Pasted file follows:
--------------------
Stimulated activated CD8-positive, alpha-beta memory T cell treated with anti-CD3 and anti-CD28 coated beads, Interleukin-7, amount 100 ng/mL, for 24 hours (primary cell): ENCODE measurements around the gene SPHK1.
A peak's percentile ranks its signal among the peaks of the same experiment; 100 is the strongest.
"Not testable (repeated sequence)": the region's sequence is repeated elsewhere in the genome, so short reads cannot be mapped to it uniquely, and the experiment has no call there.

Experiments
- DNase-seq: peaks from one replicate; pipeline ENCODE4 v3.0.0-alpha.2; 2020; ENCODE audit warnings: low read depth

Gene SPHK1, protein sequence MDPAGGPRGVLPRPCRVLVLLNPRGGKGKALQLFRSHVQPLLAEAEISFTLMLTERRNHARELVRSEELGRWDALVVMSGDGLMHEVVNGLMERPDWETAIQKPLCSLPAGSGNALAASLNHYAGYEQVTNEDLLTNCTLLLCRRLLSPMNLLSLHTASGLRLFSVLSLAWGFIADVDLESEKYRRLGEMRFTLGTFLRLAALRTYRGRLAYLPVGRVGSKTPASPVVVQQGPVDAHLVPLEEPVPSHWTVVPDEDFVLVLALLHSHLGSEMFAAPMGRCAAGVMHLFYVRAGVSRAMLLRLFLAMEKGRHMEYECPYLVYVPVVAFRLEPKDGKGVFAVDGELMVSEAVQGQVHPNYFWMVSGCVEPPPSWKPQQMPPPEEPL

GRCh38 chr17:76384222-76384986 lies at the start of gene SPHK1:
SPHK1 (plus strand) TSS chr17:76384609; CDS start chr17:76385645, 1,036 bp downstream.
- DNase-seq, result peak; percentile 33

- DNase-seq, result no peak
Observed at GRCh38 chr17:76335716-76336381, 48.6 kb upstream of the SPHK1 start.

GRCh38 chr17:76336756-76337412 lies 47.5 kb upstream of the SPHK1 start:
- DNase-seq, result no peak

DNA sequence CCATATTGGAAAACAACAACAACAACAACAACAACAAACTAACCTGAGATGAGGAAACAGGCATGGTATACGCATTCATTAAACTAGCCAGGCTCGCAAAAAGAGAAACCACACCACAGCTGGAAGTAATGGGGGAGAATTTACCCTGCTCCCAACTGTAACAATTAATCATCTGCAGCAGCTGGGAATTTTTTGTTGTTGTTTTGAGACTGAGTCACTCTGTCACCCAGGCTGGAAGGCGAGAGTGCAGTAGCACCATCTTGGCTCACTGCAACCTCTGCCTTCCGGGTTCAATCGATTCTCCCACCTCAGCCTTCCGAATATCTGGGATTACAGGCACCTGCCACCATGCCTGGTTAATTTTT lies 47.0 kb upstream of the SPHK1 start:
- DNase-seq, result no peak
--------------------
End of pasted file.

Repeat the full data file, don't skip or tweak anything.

Stimulated activated CD8-positive, alpha-beta memory T cell treated with anti-CD3 and anti-CD28 coated beads, Interleukin-7, amount 100 ng/mL, for 24 hours (primary cell): ENCODE measurements around the gene SPHK1.
A peak's percentile ranks its signal among the peaks of the same experiment; 100 is the strongest.
"Not testable (repeated sequence)": the region's sequence is repeated elsewhere in the genome, so short reads cannot be mapped to it uniquely, and the experiment has no call there.

Experiments
- DNase-seq: peaks from one replicate; pipeline ENCODE4 v3.0.0-alpha.2; 2020; ENCODE audit warnings: low read depth

Gene SPHK1, protein sequence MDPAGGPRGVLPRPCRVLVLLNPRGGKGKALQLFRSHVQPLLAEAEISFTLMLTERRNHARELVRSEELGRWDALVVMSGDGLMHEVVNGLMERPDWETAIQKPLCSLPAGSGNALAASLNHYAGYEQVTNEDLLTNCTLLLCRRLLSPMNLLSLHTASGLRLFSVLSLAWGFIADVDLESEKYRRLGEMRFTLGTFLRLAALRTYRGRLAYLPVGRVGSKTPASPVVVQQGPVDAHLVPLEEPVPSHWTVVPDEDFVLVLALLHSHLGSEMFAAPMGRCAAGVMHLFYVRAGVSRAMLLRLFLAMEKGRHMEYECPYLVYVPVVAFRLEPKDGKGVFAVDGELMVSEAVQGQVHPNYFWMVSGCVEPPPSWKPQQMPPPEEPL

GRCh38 chr17:76384222-76384986 lies at the start of gene SPHK1:
SPHK1 (plus strand) TSS chr17:76384609; CDS start chr17:76385645, 1,036 bp downstream.
- DNase-seq, result peak; percentile 33

- DNase-seq, result no peak
Observed at GRCh38 chr17:76335716-76336381, 48.6 kb upstream of the SPHK1 start.

GRCh38 chr17:76336756-76337412 lies 47.5 kb upstream of the SPHK1 start:
- DNase-seq, result no peak

DNA sequence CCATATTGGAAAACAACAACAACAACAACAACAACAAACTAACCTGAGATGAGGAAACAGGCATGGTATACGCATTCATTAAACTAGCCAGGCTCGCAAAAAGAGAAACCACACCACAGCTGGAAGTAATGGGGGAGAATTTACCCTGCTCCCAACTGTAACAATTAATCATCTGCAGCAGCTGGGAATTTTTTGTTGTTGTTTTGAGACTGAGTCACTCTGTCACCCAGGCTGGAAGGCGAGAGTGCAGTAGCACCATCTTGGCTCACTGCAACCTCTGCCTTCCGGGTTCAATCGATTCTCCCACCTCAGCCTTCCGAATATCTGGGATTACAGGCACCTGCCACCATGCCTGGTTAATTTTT lies 47.0 kb upstream of the SPHK1 start:
- DNase-seq, result no peak